As part of our future work, we plan to consult researchers and policymakers to reach a consensus on the list of biases for better and active communication within the communities. We highlight the importance of including appropriately qualified and experienced stakeholders in any consultation because it is likely that many people working in environmental research and policy are inadequately familiar with biases [26], and thus there is a need to educate environmental scientists and decision-makers about the types of bias. There is also a need to provide training and develop capacity for use of risk-of-bias assessment tools in the environmental sciences. We are not aware of any institution that teaches this subject in environmental contexts, even at Masters level. In response to this gap, CEE intends to develop a series of online training videos on critical appraisal. If many more scholars, institutions as well as learned societies can help the environmental sector better understand the nature of biases, more active communication of the risk of bias may be achieved.

Availability of data and materials

The datasets generated during the current study are available in Additional files.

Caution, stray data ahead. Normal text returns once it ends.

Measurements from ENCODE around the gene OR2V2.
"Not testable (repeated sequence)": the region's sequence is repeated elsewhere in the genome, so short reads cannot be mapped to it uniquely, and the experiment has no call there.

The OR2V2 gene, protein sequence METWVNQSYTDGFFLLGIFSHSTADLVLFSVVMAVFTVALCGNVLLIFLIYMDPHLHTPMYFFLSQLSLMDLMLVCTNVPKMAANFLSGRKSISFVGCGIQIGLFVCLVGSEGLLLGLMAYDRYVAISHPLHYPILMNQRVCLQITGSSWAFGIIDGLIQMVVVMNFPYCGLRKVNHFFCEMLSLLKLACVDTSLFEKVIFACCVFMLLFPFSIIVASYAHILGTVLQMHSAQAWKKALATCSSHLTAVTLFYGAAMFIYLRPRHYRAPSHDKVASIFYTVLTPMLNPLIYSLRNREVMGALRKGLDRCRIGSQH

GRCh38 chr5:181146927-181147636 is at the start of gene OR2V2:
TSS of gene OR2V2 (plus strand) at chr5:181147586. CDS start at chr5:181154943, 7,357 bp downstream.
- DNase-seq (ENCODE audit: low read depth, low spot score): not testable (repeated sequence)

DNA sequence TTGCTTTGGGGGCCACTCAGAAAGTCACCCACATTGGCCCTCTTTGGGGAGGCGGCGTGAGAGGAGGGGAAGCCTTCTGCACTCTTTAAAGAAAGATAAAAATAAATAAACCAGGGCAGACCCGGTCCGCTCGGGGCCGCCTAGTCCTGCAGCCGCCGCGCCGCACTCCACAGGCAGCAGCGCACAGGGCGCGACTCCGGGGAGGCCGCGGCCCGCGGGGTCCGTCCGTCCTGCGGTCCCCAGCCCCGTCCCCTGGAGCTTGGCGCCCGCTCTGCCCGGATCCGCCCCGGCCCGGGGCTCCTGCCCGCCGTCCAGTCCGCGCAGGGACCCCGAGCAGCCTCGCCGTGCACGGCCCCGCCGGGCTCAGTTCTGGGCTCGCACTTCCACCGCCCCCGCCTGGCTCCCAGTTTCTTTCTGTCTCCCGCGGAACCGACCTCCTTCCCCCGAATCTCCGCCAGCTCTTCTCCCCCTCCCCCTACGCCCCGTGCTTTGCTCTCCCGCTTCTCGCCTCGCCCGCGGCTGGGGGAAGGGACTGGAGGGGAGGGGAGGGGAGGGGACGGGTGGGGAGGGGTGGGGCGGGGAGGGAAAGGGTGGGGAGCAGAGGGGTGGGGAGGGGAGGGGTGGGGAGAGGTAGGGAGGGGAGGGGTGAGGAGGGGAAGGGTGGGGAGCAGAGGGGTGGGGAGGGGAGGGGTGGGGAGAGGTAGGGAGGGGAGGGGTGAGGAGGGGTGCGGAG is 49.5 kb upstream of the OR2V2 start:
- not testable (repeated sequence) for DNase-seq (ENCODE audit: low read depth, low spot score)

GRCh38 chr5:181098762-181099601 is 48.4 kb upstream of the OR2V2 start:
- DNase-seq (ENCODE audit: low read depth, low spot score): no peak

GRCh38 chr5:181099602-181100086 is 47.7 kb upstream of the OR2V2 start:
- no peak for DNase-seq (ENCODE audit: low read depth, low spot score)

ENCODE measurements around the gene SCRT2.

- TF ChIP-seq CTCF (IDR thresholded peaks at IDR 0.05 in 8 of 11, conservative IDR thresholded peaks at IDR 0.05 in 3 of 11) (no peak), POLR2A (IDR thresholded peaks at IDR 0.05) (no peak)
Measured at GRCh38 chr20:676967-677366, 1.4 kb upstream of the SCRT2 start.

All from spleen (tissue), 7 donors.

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KK: Conceptualization (formulation of overarching research goals and aims), Methodology (development of methodology), Investigation (conducting a research and investigation process), Data Curation (management activities to annotate (produce metadata) and maintain research data for initial use and later reuse), Writing—Original Draft, Visualization (creating figures and tables); JG: Supervision, Writing—Review & Editing; RL: Supervision, Writing—Review & Editing; ASP: Supervision, Writing—Review & Editing.

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Additional file 1.

 Excluded types of bias.

Additional file 2.

 Included types of bias.

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Konno, K., Gibbons, J., Lewis, R. et al. Potential types of bias when estimating causal effects in environmental research and how to interpret them. Environ Evid 13, 1 (2024). https://doi.org/10.1186/s13750-024-00324-7